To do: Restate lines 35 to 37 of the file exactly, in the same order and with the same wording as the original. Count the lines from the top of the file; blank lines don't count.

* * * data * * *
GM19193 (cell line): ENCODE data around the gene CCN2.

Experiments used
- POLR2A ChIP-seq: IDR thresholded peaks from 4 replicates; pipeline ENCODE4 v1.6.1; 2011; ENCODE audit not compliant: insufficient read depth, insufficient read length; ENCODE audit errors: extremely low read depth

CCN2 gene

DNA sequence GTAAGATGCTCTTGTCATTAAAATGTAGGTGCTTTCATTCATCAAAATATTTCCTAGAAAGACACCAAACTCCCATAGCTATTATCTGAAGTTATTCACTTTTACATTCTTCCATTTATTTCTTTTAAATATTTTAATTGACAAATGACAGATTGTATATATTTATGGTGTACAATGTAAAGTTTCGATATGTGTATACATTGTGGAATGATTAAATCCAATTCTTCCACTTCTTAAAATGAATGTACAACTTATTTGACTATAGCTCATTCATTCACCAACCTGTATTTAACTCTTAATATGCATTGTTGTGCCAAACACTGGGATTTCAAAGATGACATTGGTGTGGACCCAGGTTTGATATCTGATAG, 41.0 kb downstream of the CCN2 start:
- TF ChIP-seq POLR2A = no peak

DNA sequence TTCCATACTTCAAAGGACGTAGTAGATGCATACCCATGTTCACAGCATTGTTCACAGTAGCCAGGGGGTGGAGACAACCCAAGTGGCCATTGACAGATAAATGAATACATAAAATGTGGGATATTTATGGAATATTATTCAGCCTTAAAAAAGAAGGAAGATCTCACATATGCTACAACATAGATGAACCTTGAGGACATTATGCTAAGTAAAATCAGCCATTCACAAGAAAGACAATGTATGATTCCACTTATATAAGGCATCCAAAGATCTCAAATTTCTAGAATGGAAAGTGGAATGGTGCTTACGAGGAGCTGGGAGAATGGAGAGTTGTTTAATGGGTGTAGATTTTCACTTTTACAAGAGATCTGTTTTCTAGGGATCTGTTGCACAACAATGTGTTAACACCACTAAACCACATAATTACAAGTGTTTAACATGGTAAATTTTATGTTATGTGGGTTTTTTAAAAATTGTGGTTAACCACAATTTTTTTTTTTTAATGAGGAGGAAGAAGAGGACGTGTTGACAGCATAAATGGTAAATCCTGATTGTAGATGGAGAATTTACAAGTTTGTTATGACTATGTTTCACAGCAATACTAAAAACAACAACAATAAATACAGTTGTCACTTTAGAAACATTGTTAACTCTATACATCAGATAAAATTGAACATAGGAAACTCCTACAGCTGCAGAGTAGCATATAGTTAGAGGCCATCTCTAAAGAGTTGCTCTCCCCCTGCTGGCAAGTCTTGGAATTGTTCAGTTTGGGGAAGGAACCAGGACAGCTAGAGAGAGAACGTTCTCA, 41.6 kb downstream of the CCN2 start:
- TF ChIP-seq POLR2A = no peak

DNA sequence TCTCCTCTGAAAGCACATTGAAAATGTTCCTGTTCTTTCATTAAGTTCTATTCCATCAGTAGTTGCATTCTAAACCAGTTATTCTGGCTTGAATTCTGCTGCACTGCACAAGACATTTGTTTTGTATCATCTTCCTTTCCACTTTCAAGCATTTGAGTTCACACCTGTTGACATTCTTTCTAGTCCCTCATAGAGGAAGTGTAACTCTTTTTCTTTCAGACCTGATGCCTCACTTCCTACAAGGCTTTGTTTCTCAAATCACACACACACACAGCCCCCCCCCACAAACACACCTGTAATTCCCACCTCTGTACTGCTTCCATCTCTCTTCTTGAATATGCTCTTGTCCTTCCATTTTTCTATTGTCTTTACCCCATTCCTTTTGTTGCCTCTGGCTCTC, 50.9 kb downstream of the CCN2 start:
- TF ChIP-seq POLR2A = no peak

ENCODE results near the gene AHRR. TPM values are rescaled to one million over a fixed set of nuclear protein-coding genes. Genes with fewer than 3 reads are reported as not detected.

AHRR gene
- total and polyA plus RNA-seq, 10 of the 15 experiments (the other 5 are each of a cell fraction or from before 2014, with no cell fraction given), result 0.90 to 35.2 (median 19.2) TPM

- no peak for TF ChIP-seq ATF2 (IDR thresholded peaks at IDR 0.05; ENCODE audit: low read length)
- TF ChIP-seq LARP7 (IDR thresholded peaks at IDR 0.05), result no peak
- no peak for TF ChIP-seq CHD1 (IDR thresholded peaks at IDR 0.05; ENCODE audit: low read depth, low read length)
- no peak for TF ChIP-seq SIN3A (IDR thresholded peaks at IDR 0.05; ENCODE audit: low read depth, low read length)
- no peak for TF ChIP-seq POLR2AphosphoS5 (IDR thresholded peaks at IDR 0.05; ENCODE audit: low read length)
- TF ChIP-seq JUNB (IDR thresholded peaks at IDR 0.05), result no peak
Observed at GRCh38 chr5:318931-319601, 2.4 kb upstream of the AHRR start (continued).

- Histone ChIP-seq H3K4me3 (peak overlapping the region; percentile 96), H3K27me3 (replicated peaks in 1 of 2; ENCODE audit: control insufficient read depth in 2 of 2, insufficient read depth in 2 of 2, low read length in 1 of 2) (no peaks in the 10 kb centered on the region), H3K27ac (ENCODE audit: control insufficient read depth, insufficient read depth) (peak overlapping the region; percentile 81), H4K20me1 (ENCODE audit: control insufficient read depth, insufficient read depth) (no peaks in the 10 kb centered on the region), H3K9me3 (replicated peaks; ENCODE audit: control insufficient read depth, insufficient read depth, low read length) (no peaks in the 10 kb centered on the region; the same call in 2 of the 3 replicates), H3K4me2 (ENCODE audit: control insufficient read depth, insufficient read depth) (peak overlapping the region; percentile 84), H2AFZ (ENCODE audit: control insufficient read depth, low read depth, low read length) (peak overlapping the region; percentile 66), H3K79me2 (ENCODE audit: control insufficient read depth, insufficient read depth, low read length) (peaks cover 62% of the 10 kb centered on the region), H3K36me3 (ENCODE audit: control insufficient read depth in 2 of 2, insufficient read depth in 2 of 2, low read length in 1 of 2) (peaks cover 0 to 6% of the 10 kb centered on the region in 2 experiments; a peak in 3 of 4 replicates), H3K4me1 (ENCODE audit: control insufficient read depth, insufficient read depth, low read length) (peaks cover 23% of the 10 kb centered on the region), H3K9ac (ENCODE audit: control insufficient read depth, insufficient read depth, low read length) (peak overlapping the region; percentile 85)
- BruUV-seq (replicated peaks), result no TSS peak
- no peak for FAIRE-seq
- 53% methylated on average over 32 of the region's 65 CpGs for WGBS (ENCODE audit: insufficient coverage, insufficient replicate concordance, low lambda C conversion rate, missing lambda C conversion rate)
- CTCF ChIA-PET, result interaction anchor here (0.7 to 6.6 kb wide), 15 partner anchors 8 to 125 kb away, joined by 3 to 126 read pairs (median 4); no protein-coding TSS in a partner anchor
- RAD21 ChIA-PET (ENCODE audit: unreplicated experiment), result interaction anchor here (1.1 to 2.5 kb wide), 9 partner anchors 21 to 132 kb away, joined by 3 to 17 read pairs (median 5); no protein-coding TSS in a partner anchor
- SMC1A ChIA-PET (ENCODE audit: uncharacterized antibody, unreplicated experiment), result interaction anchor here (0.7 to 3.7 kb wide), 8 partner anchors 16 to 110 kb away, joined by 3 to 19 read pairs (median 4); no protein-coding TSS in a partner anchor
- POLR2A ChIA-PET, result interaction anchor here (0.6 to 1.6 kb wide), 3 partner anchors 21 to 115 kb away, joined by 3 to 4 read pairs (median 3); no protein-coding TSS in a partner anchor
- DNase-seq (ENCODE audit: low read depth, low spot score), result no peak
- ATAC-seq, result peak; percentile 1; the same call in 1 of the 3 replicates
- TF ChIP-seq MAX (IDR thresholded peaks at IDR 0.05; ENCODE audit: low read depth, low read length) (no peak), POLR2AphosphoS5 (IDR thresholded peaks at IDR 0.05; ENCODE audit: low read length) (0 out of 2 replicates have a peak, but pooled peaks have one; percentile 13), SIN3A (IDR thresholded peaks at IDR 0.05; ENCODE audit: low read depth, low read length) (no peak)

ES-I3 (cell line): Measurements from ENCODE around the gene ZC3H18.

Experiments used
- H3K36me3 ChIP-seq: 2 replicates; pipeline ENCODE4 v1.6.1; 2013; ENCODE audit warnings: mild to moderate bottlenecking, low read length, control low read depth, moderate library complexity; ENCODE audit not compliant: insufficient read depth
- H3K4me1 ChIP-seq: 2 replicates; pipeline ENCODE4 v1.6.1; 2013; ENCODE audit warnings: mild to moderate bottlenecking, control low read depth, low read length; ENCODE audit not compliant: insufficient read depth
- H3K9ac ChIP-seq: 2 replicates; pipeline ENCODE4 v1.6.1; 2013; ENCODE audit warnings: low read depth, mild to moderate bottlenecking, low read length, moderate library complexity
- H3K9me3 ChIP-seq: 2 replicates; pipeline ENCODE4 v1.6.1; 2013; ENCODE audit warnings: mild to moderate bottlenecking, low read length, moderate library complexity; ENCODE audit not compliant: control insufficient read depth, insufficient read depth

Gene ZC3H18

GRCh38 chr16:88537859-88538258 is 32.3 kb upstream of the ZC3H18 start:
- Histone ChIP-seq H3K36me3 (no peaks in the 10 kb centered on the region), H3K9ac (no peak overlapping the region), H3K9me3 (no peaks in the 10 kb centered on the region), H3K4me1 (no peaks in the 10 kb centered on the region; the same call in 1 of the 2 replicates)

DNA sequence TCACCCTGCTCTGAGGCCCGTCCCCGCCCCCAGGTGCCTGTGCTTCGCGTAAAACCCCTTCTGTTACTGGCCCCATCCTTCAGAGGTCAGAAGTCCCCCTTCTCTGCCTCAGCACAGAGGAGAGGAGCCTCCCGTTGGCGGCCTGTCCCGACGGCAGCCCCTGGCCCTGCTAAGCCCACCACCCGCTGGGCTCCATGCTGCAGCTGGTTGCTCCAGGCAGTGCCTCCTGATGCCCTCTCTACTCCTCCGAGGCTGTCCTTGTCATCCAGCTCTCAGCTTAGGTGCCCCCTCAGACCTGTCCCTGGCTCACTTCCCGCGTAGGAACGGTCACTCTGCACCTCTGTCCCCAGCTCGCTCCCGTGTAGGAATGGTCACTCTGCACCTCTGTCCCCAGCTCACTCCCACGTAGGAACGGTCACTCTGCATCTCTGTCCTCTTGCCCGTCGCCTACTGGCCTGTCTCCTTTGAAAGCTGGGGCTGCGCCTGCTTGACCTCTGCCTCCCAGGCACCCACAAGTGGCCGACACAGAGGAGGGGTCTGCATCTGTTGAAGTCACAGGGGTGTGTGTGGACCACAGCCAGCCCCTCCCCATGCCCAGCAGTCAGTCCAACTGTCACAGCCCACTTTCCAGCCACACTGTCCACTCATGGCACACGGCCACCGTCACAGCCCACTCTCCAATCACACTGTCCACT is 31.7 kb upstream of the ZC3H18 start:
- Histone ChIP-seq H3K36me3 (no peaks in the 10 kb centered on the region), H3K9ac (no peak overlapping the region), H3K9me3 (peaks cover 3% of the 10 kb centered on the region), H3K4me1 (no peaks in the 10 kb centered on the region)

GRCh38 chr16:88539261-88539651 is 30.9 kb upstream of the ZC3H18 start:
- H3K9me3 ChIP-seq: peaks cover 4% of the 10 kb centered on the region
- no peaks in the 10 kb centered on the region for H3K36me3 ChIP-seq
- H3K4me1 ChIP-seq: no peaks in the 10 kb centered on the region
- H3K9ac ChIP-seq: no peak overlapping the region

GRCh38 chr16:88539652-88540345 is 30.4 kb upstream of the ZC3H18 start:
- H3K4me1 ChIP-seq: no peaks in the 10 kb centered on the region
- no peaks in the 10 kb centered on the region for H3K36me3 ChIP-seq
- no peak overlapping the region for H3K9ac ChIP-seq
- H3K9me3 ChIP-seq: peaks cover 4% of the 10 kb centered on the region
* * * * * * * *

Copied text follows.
- H3K4me1 ChIP-seq: 2 replicates; pipeline ENCODE4 v1.6.1; 2013; ENCODE audit warnings: mild to moderate bottlenecking, control low read depth, low read length; ENCODE audit not compliant: insufficient read depth
- H3K9ac ChIP-seq: 2 replicates; pipeline ENCODE4 v1.6.1; 2013; ENCODE audit warnings: low read depth, mild to moderate bottlenecking, low read length, moderate library complexity
- H3K9me3 ChIP-seq: 2 replicates; pipeline ENCODE4 v1.6.1; 2013; ENCODE audit warnings: mild to moderate bottlenecking, low read length, moderate library complexity; ENCODE audit not compliant: control insufficient read depth, insufficient read depth